A date with a King. Rajdoot
By Etan Doronne
12 Jul 2011
For some time now I've been trying to hunt down a Rajdoot with my camera but the streets were stripped of any.
Why I have a soft spot for Rajdoot ? Maybe it's hard labor as a milkmen vehicle or it's hardyDesi Indian name. However my requests to various friends ripened up today.
Jeyasankar and me rode his non-the-less old-faithful TVS XL moped to the outskirts of town, to Vinayaka Nagar. This neighborhood, named after Ganesha the Hindu elephant god, is where his friend lives. We will later get to know that it is also the home for the 'Elephant strong' Rajdoot, in the words of it's longtime and original owner.
The late afternoon soft sunset rays softened the roughness of the beast as my eyes were first set on it.
A few minutes later Jeyasankar's friend came out in a lungi alone. He had just returned home on a bone rocking ride back from the district city Villupuram and seemed to have just gotten out of shower as we paid a surprise visit. Yet, through the bars of his colorful driveway gate I ran this interview.
Rajdoot is originally a Polish post-war design that was manufactured in India and became a great success. At the time it was the only other motorcycle besides the much more costly, heavy and gas guzzling Royal Enfield. Other 2 wheelers of the time were only scooters and mopeds.
Working in the agricultural department the government granted Rajdoot bikes to it's officials. The bike is known for it's durability and hence won the milkmen with their rugged routs.
15 years ago he received it brand new from the factory. Since then he accumulate 200,000 km on an average of 30km/liter and practically no repair. The bike's 2 storke engine was never opened or overhauled. Only repairs he had done are shock absorber, sprocket and tires replaced.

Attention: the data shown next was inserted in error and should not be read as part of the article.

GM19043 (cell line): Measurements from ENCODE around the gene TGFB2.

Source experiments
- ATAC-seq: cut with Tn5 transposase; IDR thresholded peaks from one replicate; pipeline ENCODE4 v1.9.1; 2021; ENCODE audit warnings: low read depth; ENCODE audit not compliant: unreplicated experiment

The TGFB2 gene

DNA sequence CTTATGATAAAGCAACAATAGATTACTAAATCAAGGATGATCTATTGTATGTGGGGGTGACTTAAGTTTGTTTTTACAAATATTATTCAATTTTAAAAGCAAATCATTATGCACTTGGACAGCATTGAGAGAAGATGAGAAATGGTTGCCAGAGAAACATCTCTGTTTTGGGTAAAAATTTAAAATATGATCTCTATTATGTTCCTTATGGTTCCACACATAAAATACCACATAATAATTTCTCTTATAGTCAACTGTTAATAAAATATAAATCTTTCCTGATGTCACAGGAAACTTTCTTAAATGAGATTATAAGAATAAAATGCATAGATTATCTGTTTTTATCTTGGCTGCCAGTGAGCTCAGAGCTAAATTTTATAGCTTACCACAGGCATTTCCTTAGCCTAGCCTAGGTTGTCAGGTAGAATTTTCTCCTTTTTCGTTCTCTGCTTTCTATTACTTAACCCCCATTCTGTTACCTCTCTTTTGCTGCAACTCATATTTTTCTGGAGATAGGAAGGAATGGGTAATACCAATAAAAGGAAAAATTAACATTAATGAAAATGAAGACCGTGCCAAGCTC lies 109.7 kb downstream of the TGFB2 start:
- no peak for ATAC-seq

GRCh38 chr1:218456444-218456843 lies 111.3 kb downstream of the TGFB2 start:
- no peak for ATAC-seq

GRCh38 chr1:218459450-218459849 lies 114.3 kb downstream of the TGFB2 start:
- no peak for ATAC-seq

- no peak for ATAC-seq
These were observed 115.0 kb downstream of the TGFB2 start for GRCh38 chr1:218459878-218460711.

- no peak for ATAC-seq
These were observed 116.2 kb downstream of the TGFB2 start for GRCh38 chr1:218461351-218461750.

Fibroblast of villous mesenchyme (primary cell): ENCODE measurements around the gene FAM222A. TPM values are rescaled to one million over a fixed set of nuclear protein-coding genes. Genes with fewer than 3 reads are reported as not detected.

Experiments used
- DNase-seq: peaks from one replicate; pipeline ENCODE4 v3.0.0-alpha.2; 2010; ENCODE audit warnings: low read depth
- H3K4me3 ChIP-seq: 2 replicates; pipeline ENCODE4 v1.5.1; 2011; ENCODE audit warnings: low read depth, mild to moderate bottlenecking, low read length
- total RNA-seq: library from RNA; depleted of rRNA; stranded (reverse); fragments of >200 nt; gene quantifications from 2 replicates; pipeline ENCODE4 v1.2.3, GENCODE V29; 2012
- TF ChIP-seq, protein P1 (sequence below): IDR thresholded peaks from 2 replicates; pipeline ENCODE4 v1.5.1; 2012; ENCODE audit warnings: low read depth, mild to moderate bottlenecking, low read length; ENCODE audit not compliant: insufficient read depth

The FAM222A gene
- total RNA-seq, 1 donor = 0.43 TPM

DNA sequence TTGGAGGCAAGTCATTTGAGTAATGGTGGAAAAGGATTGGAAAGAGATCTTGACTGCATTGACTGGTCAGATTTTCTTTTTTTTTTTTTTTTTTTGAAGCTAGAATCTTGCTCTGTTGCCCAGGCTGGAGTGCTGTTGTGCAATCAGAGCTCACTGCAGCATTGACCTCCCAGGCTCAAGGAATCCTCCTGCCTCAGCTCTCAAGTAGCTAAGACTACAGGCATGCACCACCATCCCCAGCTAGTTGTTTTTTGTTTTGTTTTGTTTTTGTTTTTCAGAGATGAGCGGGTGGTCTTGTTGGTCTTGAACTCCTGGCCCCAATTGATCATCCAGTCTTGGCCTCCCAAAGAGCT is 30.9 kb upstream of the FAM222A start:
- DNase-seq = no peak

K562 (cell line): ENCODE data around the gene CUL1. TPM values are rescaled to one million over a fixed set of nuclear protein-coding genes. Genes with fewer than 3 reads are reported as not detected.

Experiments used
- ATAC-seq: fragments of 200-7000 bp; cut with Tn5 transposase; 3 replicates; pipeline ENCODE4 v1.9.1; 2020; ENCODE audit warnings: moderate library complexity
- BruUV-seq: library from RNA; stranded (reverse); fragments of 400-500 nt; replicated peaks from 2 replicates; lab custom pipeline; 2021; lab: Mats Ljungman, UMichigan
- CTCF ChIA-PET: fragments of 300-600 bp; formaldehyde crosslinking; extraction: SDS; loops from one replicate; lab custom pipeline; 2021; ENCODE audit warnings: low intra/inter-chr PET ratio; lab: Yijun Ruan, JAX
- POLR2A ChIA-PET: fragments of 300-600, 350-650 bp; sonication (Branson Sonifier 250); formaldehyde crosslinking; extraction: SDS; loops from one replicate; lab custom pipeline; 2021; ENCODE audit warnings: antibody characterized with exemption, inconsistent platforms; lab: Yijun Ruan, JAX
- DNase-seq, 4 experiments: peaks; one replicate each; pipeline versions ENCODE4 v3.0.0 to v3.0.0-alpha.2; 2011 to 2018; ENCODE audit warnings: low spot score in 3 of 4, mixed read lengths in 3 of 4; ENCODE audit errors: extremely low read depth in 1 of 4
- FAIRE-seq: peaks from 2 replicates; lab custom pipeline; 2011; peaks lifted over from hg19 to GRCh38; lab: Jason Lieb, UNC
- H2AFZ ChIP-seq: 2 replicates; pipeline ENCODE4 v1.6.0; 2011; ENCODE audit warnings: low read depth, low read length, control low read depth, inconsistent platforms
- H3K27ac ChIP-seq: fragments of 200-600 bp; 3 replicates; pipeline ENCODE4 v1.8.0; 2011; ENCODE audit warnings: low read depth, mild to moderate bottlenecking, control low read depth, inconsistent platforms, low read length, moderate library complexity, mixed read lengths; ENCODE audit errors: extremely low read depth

Originally I meant to write a nostalgic piece about vintage motorcycle but apparently I was met with a real-time requiem. In the background, inside his driveway stood a shiny and new black Japanese Honda motorcycle, it told the whole story: the government had decided to recall all Rajdoots (8 alone in the sugar factory his stationed at) because of spare part scarcity ad the difficulty to get the bikes serviced.
Jeyasankar whispered to me "This is a 'White Lakan' ", or put into English this Tamil term refers to white domesticated and caged hens which lay low quality eggs. This bike looks good but can't do the job of it's predecessor..
Our Rajdoot owner had dragged the deposit of his until he got a private replacement bike (the government supplies no more duty-bikes). So next month his bike is going to be auctioned. My friend Sankar says that 5,000 Rupees (~$100) is about what it will go for.
In Tamil Nadu locals convert this model into trikes serving as registration-less vehicles for local good's transport. In Channai they are known as 'Meenbody Vandi' or 'fish carrier', and that might be the new reincarnation of this govt. vehicle.
This specific one, The '175cc Electronic' is the last to roll off the production line. By the following year Escorts, the automotive company behind the brand, teamed up with Japanese Yamaha and launched a totally different animal named Rajdoot 350, which was quickly changed to 'Yamaha 350'.
Even today, only 15 years after production ceased, people stop him on the way to tell their adventures with their own Rajdoots of the time.
So if you're around next month and in the market for a newly made vintage bike in an impressively good condition, come visit the sugar factory.
More about this personal & documentary project on My India: Where every village is home - Experience !